Princeton officials ready to raise parking rates, tighten regulations

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Metered parking on most streets in Princeton will cost extra and be enforced by additional staff working seven days a week, as officials also limits how often motorists can park on the same block during the day.

The timing of those and other changes come as the municipality phases in new high-tech meters that give customers an option to pay through a mobile app. The Princeton Council is scheduled to vote on raising rates, the first hike since 2007, and making other parking rule changes at its meeting on Oct. 22.

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Council President Jenny Crumiller did not return phone calls seeking comment.

“The intention is to make parking easier and more convenient and also to have a system where the … goal is to have at least one empty spot per block, which will help prevent circling,” Mayor Liz Lempert said on Oct. 17.

Lempert said meter rates are increasing, overall, around town. For example, parking in the center of Princeton will go from $1.25 an hour to $2.25, she said.

An analysis by the Citizens Finance Advisory Committee, a volunteer group that advises the council on financial issues, found that the rate increases would bring in $2.7 million a year in meter revenue, up by $1 million.

Stricter enforcement is also part of officials’ thinking.

At the moment, people are supposed to pay for metered parking on Sundays, even though there is no enforcement that day. But that is about to change.

“People come into Princeton on the weekends from all over,” Lempert said. “And if we don’t have rules enforced on Sunday, then we’re going to run into the same problem where it will be impossible to find a spot because people are parked there all day.”

The town is growing its enforcement staff, who provide a key source of revenue to the municipal coffers, although officials have insisted there is no ticket quota.

The municipality plans to go from two parking enforcement officers to five, according to the Princeton Police Department. Salary details were not immediately available, but police said one of the new officers would be full-time and the two others would be part-time.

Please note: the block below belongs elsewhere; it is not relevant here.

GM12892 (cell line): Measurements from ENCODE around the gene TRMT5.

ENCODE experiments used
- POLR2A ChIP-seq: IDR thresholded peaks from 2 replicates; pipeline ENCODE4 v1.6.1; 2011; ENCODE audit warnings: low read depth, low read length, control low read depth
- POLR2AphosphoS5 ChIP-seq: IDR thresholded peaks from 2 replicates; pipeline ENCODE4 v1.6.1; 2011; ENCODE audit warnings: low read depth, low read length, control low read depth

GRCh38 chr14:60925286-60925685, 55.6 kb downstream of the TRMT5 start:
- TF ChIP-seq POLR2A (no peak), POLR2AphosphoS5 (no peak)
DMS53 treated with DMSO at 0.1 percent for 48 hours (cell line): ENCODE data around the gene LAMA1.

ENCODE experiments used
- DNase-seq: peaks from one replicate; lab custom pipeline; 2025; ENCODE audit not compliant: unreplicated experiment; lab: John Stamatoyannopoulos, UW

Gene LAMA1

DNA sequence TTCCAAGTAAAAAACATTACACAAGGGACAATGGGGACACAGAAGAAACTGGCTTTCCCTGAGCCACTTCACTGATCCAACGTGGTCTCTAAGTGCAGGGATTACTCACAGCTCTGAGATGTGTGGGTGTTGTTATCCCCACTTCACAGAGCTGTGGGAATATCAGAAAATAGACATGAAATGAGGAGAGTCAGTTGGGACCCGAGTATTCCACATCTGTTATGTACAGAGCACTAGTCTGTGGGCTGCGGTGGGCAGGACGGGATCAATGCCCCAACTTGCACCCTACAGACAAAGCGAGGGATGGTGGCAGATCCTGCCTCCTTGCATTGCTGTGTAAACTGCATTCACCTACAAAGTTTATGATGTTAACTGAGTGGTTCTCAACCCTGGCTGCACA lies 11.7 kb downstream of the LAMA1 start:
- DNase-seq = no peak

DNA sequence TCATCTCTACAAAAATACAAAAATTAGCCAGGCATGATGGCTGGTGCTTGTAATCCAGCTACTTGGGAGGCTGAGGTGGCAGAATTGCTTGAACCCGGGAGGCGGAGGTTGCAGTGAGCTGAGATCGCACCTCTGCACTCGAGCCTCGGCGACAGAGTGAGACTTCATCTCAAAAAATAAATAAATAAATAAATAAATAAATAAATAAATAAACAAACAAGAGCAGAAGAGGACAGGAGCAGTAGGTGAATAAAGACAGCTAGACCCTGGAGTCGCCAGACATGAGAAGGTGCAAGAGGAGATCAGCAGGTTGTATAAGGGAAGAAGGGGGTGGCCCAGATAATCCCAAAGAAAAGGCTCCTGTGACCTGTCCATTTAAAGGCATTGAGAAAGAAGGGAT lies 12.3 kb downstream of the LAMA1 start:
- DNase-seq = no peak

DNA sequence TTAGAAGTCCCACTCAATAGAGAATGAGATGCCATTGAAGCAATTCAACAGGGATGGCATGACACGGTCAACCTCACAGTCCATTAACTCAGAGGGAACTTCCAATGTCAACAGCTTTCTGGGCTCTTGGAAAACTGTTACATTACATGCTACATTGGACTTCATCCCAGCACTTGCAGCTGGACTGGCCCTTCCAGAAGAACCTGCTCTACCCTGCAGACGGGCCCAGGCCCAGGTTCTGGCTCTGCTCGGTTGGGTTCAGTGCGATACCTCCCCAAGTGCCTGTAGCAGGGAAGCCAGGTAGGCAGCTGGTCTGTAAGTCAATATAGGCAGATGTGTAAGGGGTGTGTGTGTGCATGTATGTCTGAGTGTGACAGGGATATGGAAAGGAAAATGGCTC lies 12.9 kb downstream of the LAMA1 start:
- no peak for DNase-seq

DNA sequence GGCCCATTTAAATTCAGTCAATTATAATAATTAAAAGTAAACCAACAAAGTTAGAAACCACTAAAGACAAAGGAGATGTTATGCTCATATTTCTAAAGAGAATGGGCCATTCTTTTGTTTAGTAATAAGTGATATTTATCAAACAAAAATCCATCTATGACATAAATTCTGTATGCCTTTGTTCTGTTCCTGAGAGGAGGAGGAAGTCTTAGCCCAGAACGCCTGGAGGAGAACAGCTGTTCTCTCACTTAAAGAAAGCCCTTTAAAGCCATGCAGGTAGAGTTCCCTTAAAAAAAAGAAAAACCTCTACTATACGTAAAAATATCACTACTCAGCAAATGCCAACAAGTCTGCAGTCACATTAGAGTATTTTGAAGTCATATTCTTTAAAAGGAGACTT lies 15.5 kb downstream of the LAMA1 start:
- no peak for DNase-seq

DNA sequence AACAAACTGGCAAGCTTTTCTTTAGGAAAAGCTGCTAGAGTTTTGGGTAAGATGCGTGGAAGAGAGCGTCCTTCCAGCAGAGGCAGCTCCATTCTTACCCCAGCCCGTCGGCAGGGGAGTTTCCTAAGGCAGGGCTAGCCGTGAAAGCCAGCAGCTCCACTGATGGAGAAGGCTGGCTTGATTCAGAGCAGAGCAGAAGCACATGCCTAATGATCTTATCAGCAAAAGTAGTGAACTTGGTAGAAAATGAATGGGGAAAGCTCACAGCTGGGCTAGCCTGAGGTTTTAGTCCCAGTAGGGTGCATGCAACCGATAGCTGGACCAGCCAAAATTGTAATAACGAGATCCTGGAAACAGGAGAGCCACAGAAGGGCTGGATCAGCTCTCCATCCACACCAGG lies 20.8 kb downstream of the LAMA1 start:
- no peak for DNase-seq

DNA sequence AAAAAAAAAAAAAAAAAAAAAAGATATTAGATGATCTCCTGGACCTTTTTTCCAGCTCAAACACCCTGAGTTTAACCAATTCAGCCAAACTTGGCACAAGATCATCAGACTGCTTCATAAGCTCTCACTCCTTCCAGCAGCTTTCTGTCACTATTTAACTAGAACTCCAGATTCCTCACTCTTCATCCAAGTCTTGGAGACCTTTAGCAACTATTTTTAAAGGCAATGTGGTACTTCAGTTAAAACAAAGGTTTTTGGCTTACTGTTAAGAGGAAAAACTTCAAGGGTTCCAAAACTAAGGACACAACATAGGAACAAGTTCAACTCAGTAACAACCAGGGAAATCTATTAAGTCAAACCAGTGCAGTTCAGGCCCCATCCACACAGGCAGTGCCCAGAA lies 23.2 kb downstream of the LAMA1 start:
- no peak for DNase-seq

“I think if we’re going to have a rule on the books, we should enforce it,” Lempert said. “If we’re not going to enforce it, we should probably take it off the books.”

Officials also intend to have a so-called “overtime parking regulation.”

In an Oct. 3 memo she prepared for town officials, municipal engineer Deanna Stockton said the regulation “states that no person shall re-park a vehicle on either side of the same street in the same block in order to extend the vehicle’s parking time beyond the limits allowed for that area.”

“It’s prohibited to re-park on the same block within two hours of your having left,” Lempert said. “The reasoning is … to respond to desires from businesses. The main reason why we have limited parking is in response to businesses’ needs to have parking available for customers and to disincentivize people from parking all day in premium spots because the businesses depend on turnover in order to have enough customers.”

A representative of the Princeton Regional Chamber of Commerce could not be reached for comment.

Lempert said officials want to combat those who “game” current parking laws “by inching their car down the street” through moving their vehicles from one spot to another. Officials have no documentation that problem is happening in Princeton, however.

“We didn’t have the ability to collect specific data on this for Princeton,” Lempert said. “But we know in places that have the meter technology that tracks this, that it is a significant problem in places that have two-hour restrictions in downtowns where parking is also premium.”

To enforce the law, officials said they intend to provide license plate readers to the enforcement officers. New rules are due to take effect next month.

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